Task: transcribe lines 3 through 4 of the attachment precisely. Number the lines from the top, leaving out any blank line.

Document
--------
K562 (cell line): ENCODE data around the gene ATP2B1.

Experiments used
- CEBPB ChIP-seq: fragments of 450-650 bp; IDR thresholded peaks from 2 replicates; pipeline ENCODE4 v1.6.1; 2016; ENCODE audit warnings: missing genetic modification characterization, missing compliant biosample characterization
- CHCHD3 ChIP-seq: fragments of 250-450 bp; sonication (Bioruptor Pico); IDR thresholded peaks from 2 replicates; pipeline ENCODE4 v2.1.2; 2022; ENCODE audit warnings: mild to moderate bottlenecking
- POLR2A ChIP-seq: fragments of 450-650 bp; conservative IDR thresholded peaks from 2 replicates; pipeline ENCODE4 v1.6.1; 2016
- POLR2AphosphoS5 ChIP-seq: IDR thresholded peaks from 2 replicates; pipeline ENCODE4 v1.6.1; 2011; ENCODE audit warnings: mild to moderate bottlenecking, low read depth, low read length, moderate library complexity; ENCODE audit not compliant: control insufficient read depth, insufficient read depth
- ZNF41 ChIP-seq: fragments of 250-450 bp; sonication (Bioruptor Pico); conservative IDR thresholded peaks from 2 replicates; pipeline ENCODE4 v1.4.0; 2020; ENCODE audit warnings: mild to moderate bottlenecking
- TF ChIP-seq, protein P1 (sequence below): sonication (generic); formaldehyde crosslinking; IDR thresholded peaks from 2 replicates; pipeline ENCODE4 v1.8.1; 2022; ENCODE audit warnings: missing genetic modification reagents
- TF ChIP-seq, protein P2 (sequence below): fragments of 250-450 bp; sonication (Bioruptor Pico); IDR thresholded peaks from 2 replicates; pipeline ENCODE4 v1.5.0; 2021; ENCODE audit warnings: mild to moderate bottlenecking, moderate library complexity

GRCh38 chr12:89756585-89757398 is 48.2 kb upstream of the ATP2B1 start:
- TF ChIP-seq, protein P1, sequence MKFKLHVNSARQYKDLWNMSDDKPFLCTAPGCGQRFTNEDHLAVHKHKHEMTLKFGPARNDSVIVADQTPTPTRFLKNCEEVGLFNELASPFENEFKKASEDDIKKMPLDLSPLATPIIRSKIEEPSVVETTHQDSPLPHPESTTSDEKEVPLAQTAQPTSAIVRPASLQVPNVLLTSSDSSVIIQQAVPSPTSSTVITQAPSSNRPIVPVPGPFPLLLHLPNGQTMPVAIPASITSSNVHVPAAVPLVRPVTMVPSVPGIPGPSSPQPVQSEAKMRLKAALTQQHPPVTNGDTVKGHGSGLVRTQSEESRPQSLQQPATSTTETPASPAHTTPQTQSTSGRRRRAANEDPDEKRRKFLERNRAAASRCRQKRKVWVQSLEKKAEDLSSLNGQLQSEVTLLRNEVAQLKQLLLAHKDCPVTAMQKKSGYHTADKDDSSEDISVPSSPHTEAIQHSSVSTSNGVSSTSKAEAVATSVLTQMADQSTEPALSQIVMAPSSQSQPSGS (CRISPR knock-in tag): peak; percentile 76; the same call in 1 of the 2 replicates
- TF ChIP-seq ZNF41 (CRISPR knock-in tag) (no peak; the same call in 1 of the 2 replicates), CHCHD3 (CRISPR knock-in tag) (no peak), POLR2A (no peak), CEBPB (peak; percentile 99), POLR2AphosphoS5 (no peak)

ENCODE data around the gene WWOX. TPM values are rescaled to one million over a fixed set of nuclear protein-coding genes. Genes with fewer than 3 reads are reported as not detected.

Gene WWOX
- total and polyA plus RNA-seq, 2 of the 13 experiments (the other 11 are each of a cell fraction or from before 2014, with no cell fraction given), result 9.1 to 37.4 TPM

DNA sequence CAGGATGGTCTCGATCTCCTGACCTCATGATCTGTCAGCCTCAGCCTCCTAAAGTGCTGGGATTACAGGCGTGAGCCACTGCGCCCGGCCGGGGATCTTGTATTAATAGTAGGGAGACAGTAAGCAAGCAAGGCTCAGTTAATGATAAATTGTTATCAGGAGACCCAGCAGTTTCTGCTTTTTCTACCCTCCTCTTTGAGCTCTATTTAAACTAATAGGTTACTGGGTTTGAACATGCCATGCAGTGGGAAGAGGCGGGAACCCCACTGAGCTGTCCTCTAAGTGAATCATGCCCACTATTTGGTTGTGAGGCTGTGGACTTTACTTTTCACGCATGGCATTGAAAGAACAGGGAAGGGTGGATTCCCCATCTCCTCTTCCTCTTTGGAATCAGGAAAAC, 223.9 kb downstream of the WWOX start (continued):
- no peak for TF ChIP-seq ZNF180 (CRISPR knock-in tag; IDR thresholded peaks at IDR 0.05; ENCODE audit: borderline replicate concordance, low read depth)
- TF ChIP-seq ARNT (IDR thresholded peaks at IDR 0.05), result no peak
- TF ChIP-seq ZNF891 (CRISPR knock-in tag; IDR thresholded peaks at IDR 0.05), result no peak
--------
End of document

- CEBPB ChIP-seq: fragments of 450-650 bp; IDR thresholded peaks from 2 replicates; pipeline ENCODE4 v1.6.1; 2016; ENCODE audit warnings: missing genetic modification characterization, missing compliant biosample characterization
- CHCHD3 ChIP-seq: fragments of 250-450 bp; sonication (Bioruptor Pico); IDR thresholded peaks from 2 replicates; pipeline ENCODE4 v2.1.2; 2022; ENCODE audit warnings: mild to moderate bottlenecking